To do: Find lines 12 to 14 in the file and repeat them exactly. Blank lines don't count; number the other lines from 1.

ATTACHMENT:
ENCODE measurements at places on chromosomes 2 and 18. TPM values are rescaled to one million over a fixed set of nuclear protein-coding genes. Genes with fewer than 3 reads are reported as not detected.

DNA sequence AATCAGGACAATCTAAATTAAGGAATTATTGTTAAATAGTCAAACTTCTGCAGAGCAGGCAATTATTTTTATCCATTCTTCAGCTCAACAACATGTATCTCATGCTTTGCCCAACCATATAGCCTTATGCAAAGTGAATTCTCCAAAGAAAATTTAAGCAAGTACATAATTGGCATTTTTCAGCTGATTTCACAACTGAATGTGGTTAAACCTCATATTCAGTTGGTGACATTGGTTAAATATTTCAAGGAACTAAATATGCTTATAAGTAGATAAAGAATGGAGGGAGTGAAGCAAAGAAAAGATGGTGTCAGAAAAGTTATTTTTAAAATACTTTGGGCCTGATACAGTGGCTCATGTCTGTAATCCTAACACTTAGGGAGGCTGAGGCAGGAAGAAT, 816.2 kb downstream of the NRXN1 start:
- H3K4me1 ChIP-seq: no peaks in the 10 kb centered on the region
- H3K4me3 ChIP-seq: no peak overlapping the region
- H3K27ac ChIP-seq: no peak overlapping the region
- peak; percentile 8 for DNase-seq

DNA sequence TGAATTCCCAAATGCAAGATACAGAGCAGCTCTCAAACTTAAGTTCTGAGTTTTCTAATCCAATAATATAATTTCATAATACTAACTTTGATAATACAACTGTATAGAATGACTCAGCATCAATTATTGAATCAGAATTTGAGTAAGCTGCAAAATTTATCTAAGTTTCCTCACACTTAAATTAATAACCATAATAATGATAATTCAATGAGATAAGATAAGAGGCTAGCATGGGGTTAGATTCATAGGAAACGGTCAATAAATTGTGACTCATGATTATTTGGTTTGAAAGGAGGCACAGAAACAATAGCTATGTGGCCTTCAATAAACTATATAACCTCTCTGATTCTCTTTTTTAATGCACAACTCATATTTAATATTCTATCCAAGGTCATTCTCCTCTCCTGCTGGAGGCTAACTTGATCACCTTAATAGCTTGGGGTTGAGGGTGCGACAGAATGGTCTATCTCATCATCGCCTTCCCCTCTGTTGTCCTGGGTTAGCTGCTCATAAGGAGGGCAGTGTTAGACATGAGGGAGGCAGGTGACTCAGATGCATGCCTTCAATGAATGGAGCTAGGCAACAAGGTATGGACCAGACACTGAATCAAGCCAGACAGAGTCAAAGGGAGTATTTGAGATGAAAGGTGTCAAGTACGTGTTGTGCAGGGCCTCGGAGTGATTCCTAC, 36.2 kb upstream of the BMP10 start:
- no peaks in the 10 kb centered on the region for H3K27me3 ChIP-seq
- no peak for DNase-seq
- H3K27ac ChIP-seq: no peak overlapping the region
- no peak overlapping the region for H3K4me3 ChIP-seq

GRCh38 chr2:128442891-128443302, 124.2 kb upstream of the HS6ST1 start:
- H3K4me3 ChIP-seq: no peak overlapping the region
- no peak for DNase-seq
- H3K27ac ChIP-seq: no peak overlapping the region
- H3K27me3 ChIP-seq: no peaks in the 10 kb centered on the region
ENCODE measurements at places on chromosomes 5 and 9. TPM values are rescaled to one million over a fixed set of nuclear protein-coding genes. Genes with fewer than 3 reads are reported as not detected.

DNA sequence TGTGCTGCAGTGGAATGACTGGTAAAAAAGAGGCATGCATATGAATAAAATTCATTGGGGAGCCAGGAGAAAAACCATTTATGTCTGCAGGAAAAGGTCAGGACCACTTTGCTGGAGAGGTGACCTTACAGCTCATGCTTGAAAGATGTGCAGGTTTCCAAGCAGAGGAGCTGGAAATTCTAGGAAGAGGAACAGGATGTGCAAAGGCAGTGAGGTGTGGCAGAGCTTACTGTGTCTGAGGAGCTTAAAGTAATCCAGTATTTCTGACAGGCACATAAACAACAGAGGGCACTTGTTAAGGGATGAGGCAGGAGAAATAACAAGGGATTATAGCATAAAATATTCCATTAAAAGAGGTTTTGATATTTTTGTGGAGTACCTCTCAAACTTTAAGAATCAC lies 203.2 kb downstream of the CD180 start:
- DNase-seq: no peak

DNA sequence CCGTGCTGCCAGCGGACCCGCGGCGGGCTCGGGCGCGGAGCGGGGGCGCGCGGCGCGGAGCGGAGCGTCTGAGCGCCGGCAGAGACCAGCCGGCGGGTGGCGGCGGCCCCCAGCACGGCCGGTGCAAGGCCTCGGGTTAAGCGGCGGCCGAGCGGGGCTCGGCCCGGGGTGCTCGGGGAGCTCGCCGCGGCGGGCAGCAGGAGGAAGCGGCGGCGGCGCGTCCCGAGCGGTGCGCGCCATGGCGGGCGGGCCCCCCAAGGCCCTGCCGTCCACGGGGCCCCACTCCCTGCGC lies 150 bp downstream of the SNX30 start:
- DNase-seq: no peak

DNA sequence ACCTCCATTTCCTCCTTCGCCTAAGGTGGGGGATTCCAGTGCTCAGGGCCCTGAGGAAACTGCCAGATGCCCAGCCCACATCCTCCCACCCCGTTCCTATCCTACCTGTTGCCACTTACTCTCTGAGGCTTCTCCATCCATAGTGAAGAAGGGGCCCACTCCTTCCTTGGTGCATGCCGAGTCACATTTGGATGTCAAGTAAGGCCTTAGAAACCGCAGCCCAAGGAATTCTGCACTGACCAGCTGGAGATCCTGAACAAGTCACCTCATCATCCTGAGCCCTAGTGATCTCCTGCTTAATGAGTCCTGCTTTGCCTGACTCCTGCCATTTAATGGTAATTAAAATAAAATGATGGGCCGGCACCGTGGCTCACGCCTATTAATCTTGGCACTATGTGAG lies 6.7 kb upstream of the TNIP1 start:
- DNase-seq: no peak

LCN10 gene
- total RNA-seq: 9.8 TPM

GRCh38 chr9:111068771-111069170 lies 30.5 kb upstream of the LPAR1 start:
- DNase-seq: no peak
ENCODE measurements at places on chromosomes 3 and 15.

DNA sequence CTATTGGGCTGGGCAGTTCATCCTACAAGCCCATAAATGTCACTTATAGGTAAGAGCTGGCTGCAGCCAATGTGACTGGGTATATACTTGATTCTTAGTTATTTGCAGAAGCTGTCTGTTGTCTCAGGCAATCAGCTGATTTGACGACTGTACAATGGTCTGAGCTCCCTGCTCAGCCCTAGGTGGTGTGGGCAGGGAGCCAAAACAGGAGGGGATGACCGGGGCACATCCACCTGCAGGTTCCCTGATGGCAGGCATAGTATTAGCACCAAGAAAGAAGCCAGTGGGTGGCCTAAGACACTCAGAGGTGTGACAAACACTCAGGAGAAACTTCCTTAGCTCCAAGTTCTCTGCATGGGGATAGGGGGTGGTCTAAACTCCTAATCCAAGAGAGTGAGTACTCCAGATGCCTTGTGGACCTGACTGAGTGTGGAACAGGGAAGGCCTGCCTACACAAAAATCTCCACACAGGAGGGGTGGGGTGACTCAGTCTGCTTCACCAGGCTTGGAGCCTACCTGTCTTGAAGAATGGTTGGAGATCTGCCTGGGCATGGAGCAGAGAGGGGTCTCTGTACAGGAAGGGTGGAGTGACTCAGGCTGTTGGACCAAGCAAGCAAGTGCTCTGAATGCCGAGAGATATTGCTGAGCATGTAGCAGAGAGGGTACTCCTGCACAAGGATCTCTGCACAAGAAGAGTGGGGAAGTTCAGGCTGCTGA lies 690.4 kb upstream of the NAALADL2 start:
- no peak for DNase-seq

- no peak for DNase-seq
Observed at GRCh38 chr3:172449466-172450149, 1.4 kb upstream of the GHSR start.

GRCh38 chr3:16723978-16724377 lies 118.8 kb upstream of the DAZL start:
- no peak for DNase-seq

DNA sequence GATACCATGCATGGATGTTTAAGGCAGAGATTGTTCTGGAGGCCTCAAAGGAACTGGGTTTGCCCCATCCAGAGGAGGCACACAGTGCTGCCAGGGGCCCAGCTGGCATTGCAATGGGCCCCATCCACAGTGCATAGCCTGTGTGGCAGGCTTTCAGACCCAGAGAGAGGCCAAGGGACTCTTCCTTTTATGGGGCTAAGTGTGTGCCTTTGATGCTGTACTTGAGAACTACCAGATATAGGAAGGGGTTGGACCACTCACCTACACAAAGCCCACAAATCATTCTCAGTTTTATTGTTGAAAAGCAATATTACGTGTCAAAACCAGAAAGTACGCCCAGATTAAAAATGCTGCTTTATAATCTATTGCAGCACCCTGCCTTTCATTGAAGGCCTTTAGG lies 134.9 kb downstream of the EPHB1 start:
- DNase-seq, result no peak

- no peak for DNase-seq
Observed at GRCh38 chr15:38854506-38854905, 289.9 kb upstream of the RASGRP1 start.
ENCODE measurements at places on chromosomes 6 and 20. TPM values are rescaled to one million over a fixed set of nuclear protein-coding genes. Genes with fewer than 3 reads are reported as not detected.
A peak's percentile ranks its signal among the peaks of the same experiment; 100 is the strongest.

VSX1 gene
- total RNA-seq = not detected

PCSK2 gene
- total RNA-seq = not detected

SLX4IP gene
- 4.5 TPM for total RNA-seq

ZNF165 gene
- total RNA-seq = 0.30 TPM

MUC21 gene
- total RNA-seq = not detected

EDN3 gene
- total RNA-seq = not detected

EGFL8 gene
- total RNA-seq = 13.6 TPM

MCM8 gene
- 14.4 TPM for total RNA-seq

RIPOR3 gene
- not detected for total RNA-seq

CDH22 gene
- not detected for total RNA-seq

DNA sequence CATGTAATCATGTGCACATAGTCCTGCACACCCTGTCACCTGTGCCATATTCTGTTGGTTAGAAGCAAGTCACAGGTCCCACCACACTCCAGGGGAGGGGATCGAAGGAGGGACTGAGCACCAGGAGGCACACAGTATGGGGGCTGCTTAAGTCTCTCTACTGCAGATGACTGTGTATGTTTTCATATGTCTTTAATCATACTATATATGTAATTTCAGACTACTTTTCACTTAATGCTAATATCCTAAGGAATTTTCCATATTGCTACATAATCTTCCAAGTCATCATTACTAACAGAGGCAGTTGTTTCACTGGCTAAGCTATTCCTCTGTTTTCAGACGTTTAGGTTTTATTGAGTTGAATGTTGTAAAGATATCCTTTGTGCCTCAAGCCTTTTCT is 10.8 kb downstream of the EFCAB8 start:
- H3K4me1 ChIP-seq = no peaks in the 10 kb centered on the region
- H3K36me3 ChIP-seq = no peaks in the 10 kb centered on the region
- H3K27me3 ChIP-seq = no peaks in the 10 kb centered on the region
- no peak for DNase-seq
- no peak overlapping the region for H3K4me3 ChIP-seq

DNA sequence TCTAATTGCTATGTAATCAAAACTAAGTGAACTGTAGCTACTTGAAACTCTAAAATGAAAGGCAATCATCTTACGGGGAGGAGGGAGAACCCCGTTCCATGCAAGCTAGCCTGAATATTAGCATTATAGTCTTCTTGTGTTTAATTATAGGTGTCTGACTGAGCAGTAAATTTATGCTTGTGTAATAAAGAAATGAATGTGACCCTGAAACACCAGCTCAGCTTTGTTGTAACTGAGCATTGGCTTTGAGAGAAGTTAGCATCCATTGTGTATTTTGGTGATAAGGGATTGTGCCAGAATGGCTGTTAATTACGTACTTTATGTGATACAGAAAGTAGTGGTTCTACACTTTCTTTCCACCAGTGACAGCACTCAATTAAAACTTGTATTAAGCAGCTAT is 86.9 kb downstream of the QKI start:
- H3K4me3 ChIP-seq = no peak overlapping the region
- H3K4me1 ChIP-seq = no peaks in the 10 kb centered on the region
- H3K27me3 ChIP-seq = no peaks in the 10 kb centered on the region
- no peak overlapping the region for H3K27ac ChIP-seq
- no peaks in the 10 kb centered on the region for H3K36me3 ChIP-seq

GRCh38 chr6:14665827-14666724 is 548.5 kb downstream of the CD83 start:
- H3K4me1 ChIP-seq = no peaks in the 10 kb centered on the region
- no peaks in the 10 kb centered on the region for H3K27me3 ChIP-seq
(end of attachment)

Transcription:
GRCh38 chr2:128442891-128443302, 124.2 kb upstream of the HS6ST1 start:
- H3K4me3 ChIP-seq: no peak overlapping the region
- no peak for DNase-seq